Coastal Carolina had hit 40 more home runs than any other College World Series team going into Omaha, so you know it has some sluggers. The best of the bunch is third baseman Zach Remillard, who leads the Chanticleers in big flies this season with 19.

So when I asked him what super power he would bring to the baseball diamond given endless possibilities for a story on Sunday, his answer floored me.

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“I think I’d go with telepathy – so I could know what pitch is coming, know if the other team is going to bunt, that sort of thing,” Remillard said. “You sort of have the game at your finger tips if you know what’s coming.”

After Monday night, his answer made complete sense.

Trailing by three runs in the bottom of the ninth against a hot pitcher, Remillard stepped to the plate with Anthony Marks on first and no outs. With Coastal down by a few runs, Remillard’s primary goal was to get on base in any way possible.

Conventional wisdom would suggest a hit, a walk or even one of his signature extra-base hits would do the trick. So what does Coastal’s No. 3 hitter do? He…. squares around to bunt?

The aftermath:

With Arizona third baseman Bobby Dalbec playing back, Remillard laid an absolute beauty down the third base line and was safe thanks to a head-first slide.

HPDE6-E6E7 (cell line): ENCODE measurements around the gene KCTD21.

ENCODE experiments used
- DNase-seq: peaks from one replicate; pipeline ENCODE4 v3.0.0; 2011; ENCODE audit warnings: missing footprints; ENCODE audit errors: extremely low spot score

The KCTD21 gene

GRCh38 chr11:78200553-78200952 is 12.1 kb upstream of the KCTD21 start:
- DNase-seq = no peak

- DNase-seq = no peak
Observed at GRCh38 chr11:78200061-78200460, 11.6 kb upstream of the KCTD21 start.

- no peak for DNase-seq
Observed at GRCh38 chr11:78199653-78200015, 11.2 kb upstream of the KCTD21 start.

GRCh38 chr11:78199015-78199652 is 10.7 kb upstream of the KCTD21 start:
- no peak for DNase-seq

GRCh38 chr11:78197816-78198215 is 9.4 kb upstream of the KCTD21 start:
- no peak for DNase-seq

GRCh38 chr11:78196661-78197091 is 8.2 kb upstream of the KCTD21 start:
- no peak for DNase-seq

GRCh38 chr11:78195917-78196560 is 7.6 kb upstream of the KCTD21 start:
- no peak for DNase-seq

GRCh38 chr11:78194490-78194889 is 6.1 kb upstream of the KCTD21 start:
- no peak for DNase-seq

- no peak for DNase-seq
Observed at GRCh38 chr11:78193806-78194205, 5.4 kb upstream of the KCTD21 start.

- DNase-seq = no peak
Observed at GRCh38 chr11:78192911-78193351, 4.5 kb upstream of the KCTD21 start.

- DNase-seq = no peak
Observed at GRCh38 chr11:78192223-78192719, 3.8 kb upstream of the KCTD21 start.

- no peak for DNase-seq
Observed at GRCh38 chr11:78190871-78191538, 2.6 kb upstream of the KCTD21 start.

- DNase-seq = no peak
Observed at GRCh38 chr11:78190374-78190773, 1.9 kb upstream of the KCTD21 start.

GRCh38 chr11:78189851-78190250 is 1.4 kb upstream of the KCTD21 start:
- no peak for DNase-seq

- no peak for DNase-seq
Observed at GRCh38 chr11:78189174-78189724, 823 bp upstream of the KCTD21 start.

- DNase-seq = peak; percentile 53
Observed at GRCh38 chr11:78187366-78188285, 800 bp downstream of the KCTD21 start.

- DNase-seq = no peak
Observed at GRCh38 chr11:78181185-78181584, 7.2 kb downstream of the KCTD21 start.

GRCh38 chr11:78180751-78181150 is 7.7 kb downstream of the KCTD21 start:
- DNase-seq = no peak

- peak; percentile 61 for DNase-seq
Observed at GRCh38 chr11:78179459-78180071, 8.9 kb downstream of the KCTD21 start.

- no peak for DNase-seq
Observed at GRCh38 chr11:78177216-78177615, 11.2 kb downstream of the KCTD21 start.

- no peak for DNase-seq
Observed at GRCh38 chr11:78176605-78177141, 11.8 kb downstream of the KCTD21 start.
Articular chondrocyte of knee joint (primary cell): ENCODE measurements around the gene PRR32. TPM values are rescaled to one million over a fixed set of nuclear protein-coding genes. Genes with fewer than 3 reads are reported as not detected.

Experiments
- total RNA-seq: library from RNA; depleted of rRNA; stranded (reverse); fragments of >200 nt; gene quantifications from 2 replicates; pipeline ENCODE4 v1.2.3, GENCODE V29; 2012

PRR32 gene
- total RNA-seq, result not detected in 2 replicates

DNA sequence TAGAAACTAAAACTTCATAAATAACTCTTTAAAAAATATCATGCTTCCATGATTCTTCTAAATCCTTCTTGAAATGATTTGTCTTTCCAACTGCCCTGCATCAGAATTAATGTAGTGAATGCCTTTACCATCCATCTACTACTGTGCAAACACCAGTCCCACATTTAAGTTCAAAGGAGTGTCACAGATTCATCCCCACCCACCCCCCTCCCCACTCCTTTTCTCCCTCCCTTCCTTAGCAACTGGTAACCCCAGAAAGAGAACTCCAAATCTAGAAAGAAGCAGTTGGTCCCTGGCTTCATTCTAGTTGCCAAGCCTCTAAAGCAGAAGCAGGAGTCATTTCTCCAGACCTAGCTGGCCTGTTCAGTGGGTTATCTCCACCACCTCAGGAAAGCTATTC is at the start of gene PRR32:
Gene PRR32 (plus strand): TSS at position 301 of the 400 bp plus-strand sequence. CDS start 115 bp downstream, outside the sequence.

Turns out, Remillard sort of has the whole ‘bunting thing’ down.

Baseball is evolving; sabermetricians such as Bill James and a long list of others cite the bunt as the most senseless play in the game. Why? Because it’s like giving away a free out in a game where outs are so very, very precious.

Do a quick Google search of ‘college baseball bunting statistics,’ and you’ll see more of the same – how college teams overuse the bunt, and that they should do away with the strategy altogether.

I’m not here to argue whether or not that’s correct on a macro level. But I can tell you it’s wrong in Remillard’s case. Dead wrong.

Remillard’s bunt single very easily could have swung last night’s game. With runners on first and second and no outs, Connor Owings smashed a hard-hit grounder – right at the second baseman. Arizona turned a double play, and the rally was history. Had Owings placed that ball five feet to the left or right, we could be talking about Remillard’s bunt as a turning point.

Coastal Carolina has one of the most potent offenses in the country, yet it ranks eighth in Division I this season with 74 sacrifice bunts. For good measure, Arizona ranks third in the nation with 80.

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On a general level, perhaps bunting isn’t the smartest strategy. The lesson here? It should just be reserved for guys who are really, really good at bunting. The Wildcats and the Chanticleers happen to have a lot of players who possess that skill.

It’s hard to be perfect doing much of anything on a baseball diamond. After all, it’s universally known as ‘the game of failure.’

So just soak this in: the best power hitter on the best power-hitting team in the College World Series is 8-for-8 in bunt-for-hit attempts this season.

In baseball, it’s all about the little things.